But other initiatives — some high-profile and pet projects of the governor — failed. A series of proposals to make New Mexico a hub of clean hydrogen production never got traction, and the voting rights legislation died on the vine as the clock on the session ran out.
The final hours provided whiplash-like surprises in a month that had seen pomp, some circumstance, theatrical flair, grandstanding and, occasionally, public defeat or embarrassment.
In the session’s final days, Rep. Georgene Louis, D-Albuquerque, was arrested on suspicion of aggravated DWI following a Super Bowl party Sunday. On Thursday, sometimes-controversial Sen. Jacob Candelaria, I-Albuquerque, announced his resignation by the end of the year.
“I’d like everyone to reserve statement — good, bad or indifferent — for another day when we can all just meet over a drink, a cup of coffee or some cannabis” after April 1, Candelaria said.
Louis, who issued a statement taking responsibility for her action, took part in legislative hearings and debates virtually for most of the week, including Thursday.
Most legislators appeared exhausted by Thursday morning as snow blanketed the Capitol building. House lawmakers who convened at 9 a.m. Wednesday worked through the night, debating a series of bills, until about 10 a.m. Thursday.
Then there were about 70 minutes of quiet as the House recessed and representatives milled about, waiting to adjourn again before closing time at noon.
An hour before the session ended, Rep. Kelly Fajardo, R-Los Lunas, expressed a sentiment no doubt shared by many of her colleagues.
“We have an hour to go so there’s still a lot of anxiousness and anxiety,” she said as she relaxed with her schnauzer Buddy in the House Republican leadership room at the Capitol. “Anybody who has been here any length of time knows things can happen in the last 10 minutes. I’m tired but anxious to see what happens in the next hour or so.”
The pyrotechnics, or so most thought, were being provided in the Senate chamber, where Sen. Bill Sharer spoke for more than two hours and effectively killed a voting rights bill that had been a pet project of many in the Democratic Party.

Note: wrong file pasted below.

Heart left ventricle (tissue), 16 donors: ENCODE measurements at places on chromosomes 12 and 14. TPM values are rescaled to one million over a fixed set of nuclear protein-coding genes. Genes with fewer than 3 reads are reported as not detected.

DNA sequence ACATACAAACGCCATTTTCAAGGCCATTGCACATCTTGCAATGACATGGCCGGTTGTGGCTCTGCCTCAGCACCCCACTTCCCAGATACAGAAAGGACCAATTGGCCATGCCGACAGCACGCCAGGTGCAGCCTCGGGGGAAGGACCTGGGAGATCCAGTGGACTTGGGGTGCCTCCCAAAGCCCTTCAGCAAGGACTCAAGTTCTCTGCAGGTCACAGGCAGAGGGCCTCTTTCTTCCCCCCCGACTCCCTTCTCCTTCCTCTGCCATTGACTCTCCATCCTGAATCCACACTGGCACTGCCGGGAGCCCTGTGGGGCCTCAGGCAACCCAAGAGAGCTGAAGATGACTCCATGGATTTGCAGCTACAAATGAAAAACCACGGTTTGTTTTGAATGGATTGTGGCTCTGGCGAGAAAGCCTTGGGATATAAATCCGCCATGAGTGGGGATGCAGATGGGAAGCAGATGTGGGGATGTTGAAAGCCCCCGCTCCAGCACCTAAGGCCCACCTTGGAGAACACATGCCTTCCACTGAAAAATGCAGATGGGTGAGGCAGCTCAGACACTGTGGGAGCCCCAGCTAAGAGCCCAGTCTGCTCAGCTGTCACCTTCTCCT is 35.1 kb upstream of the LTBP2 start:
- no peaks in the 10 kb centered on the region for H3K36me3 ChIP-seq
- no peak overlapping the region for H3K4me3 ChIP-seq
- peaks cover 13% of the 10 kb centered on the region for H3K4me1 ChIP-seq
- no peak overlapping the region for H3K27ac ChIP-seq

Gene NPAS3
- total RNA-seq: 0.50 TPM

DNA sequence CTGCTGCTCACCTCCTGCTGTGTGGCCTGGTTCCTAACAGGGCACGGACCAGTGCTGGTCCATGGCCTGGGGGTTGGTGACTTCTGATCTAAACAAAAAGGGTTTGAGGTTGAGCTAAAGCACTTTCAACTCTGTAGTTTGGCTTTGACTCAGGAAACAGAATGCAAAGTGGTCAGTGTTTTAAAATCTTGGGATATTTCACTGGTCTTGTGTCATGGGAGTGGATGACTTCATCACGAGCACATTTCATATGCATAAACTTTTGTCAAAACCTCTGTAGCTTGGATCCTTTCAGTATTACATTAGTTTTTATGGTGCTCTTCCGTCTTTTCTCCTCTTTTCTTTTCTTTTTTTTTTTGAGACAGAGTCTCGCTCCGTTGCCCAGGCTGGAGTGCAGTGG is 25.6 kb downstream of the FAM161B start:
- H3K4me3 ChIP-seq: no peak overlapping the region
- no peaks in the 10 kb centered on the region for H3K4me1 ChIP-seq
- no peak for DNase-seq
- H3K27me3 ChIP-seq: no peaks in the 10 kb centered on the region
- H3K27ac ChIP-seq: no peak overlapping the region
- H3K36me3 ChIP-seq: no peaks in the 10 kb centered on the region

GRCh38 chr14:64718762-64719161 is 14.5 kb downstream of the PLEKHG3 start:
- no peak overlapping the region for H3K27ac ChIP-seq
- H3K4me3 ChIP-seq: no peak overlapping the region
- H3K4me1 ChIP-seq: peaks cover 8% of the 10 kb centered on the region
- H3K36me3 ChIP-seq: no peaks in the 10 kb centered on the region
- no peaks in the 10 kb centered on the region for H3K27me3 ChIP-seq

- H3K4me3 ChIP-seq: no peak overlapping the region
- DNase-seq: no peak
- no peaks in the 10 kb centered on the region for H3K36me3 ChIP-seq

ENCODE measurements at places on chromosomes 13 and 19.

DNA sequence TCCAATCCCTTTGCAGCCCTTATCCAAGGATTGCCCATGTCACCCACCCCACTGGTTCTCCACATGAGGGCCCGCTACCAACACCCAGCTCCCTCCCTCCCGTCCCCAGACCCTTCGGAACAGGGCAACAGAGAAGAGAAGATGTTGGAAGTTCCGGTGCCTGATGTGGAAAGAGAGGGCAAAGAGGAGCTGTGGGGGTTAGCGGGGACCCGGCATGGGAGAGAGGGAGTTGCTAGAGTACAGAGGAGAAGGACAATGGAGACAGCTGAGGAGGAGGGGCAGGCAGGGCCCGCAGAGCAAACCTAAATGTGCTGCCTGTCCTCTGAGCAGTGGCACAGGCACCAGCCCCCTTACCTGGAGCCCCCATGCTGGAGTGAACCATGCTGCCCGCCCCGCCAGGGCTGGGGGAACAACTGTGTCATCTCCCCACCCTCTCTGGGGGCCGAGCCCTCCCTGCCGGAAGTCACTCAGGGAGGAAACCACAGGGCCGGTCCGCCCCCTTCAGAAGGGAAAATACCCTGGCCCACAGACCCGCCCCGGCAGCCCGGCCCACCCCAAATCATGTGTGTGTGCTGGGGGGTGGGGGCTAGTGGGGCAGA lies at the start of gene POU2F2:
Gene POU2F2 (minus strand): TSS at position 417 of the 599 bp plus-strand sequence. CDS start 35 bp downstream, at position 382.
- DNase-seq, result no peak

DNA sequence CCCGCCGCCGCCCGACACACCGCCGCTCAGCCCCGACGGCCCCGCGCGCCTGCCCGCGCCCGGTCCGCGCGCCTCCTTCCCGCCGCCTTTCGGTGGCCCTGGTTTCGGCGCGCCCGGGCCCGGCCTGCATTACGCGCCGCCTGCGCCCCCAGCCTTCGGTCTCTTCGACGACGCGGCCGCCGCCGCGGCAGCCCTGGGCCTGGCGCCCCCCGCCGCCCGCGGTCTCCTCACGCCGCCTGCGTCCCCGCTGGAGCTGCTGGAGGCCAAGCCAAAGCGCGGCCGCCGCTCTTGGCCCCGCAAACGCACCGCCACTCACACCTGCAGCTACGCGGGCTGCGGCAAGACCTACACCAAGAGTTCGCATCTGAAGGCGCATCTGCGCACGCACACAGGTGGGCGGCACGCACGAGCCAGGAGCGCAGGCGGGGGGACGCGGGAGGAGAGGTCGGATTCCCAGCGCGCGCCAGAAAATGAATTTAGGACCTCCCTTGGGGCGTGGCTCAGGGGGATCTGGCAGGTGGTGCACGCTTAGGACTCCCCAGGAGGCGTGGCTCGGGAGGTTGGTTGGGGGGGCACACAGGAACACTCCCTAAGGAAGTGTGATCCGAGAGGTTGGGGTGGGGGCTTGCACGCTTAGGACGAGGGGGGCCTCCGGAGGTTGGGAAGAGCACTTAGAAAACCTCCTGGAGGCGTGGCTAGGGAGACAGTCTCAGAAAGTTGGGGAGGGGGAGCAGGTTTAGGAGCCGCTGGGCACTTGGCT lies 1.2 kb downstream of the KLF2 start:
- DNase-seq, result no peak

“If all you have is a hammer,” Sharer told the Senate, “everything looks like a nail.”
Lujan Grisham’s announcement on masks came after most had cleared out of what had been a mostly vacant Roundhouse through the 30 days. Though New Mexico’s Capitol building was open throughout the session, few members of the public were seen in the halls and public galleries.
Even the usual flow of lobbyists seemed thinner, though there was a diehard group of a dozen or so who turned out almost every day for this cause or that.
By Thursday, it seemed nearly everyone wanted to go home — mindful, perhaps, of Lt. Gov. Howie Morales’ observation the Legislature had been in near-constant operation since December, thanks to a contentious special session on redistricting.
Rep. Stefani Lord, R-Sandia Park, popped into the media room overlooking the House — a rare move for lawmakers. Looking at her colleagues below, she said, “The view’s better from up here.”
Rep. Linda Serrato, D-Santa Fe, said while she’s proud of the work lawmakers did to create and approve the state budget, the session was “a lot” to handle — especially as she is about a week away from giving birth.
“I’m tired,” she said. “I’m definitely going to go home and take a nap.”
Fajardo topped that plan.
As she prepared to gather up her dog and head to her vehicle, she said: “I”m going straight home, and I’m going to sleep for a week.”
Staff writer Daniel Chacon contributed to this report.